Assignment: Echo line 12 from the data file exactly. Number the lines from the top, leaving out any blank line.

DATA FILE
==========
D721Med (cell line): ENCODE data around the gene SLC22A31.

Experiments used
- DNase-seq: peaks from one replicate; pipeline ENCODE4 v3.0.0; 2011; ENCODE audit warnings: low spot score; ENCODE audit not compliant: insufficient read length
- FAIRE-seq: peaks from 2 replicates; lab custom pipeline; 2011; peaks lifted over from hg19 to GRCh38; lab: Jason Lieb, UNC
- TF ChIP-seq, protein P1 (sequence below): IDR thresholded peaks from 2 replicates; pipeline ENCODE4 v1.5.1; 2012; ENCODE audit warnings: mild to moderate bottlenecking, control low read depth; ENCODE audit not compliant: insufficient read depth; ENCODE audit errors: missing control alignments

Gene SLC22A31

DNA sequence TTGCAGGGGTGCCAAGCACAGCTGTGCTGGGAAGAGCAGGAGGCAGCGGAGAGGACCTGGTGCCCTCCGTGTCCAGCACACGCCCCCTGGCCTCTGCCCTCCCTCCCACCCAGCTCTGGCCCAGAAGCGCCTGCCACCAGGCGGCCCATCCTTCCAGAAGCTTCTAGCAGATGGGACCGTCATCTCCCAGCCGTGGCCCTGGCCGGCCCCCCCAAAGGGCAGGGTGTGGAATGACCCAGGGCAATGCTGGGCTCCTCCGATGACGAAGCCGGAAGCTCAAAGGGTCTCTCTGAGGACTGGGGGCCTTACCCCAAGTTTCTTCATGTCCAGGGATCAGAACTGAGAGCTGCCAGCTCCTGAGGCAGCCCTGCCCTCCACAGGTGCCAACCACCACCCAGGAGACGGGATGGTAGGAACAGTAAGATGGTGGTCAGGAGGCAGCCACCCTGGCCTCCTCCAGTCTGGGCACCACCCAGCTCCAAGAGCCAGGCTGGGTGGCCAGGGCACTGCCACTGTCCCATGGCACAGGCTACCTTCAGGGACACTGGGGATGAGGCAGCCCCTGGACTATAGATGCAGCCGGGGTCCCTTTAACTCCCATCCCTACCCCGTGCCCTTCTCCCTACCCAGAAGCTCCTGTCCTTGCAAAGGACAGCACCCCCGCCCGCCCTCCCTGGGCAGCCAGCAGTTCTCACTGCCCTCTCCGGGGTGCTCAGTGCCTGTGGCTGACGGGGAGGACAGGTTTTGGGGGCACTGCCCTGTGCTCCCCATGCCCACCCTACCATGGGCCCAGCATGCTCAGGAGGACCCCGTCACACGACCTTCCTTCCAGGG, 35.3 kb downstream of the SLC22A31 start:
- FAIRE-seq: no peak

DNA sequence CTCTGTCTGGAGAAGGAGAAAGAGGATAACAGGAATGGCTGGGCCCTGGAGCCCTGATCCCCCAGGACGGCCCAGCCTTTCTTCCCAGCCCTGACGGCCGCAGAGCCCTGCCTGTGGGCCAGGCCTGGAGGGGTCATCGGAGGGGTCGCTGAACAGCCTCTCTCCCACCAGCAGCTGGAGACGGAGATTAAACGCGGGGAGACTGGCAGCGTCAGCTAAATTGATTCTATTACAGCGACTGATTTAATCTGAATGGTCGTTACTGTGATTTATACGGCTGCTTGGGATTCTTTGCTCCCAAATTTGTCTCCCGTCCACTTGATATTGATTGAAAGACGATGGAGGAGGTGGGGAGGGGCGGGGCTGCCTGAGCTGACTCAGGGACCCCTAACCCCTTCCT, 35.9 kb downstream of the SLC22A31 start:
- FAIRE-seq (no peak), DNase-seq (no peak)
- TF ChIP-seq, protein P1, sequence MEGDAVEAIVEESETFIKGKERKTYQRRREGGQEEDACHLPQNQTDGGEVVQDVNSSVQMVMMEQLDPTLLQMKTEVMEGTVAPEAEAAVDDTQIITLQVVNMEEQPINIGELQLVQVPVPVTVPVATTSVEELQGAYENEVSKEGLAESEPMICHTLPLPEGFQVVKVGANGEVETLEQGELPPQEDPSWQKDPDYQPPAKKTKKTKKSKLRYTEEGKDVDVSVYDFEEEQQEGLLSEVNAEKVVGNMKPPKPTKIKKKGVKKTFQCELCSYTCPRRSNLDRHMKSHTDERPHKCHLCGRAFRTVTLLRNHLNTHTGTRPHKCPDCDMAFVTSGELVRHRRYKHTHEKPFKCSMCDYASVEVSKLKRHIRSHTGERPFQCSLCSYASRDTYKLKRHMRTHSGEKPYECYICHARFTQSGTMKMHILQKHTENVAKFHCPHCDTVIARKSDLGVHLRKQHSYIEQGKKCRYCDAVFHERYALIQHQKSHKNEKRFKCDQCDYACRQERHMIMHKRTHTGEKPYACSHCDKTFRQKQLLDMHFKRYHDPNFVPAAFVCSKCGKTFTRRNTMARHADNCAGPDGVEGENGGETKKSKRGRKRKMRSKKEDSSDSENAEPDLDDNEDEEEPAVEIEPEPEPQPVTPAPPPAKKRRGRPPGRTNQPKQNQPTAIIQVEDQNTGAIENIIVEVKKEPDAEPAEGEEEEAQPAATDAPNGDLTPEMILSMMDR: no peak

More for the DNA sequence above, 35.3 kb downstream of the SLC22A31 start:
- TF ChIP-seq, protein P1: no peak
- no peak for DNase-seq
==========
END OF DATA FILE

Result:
More for the DNA sequence above, 35.3 kb downstream of the SLC22A31 start: